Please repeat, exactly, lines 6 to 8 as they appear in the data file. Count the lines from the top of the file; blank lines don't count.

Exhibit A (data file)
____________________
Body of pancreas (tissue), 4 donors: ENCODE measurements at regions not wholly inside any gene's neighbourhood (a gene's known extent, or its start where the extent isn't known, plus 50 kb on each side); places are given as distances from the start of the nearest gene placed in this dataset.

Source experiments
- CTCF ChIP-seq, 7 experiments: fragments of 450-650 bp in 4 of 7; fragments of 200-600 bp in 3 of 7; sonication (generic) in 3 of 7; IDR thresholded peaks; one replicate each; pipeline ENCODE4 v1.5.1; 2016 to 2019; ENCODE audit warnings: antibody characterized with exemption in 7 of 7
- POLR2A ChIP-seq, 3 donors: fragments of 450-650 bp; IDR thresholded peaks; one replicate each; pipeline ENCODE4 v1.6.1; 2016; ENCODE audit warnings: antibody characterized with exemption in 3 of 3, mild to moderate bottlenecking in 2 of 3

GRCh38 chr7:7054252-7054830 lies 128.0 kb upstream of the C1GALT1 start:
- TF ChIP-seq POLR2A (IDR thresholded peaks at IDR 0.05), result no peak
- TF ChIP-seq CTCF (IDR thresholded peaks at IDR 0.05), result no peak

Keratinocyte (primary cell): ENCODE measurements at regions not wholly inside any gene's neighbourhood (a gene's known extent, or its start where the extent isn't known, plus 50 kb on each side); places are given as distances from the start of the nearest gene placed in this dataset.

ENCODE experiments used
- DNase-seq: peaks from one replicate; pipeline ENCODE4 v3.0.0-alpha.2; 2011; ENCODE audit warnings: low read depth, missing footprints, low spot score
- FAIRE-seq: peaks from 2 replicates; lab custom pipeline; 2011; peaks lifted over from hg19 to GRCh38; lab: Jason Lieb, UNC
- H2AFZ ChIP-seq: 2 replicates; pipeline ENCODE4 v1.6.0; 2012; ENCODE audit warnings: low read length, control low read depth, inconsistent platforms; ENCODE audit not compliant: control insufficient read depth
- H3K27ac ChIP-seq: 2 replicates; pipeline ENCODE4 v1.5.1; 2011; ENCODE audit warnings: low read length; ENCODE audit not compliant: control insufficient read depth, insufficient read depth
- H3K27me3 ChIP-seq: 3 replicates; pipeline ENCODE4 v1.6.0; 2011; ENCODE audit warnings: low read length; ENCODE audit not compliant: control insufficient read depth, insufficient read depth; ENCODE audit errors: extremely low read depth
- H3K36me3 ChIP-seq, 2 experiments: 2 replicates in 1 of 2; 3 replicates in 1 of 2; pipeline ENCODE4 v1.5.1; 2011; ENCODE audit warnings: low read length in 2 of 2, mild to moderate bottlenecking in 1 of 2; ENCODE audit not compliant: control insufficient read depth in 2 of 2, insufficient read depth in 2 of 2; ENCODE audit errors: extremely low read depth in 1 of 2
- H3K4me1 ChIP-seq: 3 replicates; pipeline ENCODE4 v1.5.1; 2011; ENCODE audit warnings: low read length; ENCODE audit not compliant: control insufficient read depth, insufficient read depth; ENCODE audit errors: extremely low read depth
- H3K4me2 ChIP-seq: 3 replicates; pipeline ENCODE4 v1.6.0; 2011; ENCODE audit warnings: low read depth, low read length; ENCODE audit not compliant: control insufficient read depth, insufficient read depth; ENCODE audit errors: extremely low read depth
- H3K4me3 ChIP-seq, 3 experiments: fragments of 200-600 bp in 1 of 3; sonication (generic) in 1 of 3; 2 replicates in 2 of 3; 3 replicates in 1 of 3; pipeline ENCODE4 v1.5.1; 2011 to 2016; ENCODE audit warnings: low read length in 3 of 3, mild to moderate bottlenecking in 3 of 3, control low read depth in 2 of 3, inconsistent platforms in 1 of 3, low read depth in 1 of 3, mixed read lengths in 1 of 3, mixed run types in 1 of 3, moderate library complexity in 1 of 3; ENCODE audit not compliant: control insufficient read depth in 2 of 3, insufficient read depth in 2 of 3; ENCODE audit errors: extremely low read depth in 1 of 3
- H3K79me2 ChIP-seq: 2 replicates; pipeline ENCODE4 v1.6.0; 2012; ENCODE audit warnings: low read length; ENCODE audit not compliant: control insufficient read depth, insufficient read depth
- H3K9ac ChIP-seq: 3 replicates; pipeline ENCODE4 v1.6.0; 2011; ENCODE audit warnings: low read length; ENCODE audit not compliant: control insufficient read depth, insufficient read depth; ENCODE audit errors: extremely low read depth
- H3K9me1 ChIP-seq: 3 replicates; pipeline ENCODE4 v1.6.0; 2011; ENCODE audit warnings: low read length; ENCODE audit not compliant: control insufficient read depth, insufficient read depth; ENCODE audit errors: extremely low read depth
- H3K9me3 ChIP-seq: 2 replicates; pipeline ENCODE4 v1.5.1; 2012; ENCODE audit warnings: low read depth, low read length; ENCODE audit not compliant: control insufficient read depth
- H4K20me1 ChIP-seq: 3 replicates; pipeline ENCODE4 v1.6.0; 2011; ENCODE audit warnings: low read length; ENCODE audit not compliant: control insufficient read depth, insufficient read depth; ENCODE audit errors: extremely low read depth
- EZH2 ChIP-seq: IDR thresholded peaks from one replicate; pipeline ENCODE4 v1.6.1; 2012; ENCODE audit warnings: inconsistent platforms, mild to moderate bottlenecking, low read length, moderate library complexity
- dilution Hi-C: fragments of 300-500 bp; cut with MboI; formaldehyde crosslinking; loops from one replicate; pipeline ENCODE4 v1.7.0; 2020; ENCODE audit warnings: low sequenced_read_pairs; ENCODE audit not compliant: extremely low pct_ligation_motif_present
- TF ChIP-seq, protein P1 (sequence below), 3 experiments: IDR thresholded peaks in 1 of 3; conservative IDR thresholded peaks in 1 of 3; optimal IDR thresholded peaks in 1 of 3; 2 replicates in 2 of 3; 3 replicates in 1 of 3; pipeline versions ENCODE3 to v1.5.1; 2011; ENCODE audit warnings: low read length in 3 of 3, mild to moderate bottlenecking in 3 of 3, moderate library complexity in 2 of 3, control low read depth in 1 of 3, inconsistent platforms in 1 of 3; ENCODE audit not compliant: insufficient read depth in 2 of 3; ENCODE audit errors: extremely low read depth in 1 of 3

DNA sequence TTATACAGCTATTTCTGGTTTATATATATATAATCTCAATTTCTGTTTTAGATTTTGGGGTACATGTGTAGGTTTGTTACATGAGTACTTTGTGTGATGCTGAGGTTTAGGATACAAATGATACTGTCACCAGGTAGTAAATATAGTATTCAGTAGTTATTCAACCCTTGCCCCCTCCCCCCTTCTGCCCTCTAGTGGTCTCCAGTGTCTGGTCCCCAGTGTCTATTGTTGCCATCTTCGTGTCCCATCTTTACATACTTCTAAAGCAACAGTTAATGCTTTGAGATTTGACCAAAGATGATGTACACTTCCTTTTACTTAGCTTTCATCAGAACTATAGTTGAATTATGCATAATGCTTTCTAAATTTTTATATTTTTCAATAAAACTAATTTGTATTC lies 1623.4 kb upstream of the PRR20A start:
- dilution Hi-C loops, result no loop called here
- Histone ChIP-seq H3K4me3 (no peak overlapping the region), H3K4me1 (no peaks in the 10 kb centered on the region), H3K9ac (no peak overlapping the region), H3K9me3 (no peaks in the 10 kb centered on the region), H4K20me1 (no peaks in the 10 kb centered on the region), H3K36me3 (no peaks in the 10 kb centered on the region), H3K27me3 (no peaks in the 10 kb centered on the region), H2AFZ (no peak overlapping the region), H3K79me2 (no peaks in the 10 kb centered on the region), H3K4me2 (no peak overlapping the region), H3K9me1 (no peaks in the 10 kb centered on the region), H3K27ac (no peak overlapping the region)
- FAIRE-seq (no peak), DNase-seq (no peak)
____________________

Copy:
- TF ChIP-seq POLR2A (IDR thresholded peaks at IDR 0.05), result no peak
- TF ChIP-seq CTCF (IDR thresholded peaks at IDR 0.05), result no peak

Keratinocyte (primary cell): ENCODE measurements at regions not wholly inside any gene's neighbourhood (a gene's known extent, or its start where the extent isn't known, plus 50 kb on each side); places are given as distances from the start of the nearest gene placed in this dataset.